A grassy open space in downtown Riverhead was proving to be the perfect spot for a community garden. The large gap between two buildings faced West Main Street and was bordered on the other side by the river.
The one thing that gave the garden’s organizers pause was a large oak tree that stood in the space, said Laurie Nigro, who has spearheaded the River and Roots Community Garden with Amy Davidson.
Tearing the tree down was not an option -- it had been planted years ago in memory of a man named John Goldman, an active member of the Riverhead community who died in 2005. The tree bore a plaque with his name, but the Goldmans had moved from the area in 2003.
“It was a dedicated tree,” Nigro said. “If someone had done that for a family member of mine, I would be devastated if someone didn’t go through the proper channels to find me.”
They contacted Robert Goldman, John Goldman’s oldest son, who lives in Rhode Island, and he was thrilled when the women suggested dedicating a section of the garden to his father.
“I was touched that they would reach out to me,” he said, adding that he was involved in the initial planting of the oak tree, which Nigro said was dying and not worth replanting.
John Goldman moved his family from New York City to Riverhead in 1958 when he was offered a job as a psychologist for the newly created Eastern Suffolk Board of Cooperative Educational Services.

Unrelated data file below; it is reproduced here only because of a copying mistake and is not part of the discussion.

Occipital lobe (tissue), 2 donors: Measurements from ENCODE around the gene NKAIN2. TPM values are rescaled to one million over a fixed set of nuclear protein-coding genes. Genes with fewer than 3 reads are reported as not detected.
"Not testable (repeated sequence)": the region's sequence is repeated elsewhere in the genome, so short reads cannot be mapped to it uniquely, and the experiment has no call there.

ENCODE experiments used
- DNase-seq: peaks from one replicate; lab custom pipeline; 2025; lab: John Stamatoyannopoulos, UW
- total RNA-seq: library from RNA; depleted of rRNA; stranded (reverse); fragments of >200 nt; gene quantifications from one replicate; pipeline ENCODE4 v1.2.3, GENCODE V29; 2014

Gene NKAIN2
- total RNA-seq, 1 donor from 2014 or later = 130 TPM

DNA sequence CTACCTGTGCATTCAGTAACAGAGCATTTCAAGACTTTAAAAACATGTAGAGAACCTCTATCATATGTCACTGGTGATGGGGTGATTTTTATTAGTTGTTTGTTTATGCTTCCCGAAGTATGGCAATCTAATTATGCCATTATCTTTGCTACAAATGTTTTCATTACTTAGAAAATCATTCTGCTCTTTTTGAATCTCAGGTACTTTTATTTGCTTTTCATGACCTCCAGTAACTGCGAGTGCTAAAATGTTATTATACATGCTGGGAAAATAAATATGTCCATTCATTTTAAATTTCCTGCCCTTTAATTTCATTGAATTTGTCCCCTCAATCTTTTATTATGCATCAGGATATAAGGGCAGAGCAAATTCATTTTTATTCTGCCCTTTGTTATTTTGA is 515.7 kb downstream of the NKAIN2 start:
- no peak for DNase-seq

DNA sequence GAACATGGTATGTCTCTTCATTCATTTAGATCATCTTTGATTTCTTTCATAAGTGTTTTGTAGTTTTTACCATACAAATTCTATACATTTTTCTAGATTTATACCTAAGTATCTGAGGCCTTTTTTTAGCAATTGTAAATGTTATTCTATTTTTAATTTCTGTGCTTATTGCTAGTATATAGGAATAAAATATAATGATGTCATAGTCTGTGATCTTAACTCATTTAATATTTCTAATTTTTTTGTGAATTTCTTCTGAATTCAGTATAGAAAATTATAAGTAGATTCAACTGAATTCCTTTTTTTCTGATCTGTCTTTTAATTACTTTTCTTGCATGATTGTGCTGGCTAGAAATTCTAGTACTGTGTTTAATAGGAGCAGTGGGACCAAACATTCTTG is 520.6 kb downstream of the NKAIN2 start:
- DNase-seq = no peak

“It was a relatively new concept to have someone see the kids at school,” said Dave Goldman, John’s other son. “He thought it sounded interesting and it was close to New York City. Well, he thought it was close.”
Dave Goldman, who now lives in Easton, Pa., described Riverhead in the 1950s and '60s as “an even smaller community than it is now” and said his parents were very involved. In addition to working with many of the school districts on the East End, John Goldman worked part-time at the county’s free mental health clinic in Riverhead.
His mother taught nursery school in the area and anthropology classes at Suffolk County Community College. They were also involved in the Jewish community and belonged to a local temple.
“They always liked it there,” he said. “They thought they had made a pretty good choice about where to raise children.”
On Friday, the River and Roots garden will officially open with a 3 p.m. ribbon-cutting ceremony. The plaque with John Goldman’s name that was placed under the oak tree will now sit under a fig tree, planted in the children’s portion of the garden, to be called “Dr. John Goldman’s Children Garden.”
Robert Goldman plans to attend the ceremony. He said his father would be happy with the new dedication.
“He was always messing around in the kitchen,” he said. “He would love to do something with that fig tree.”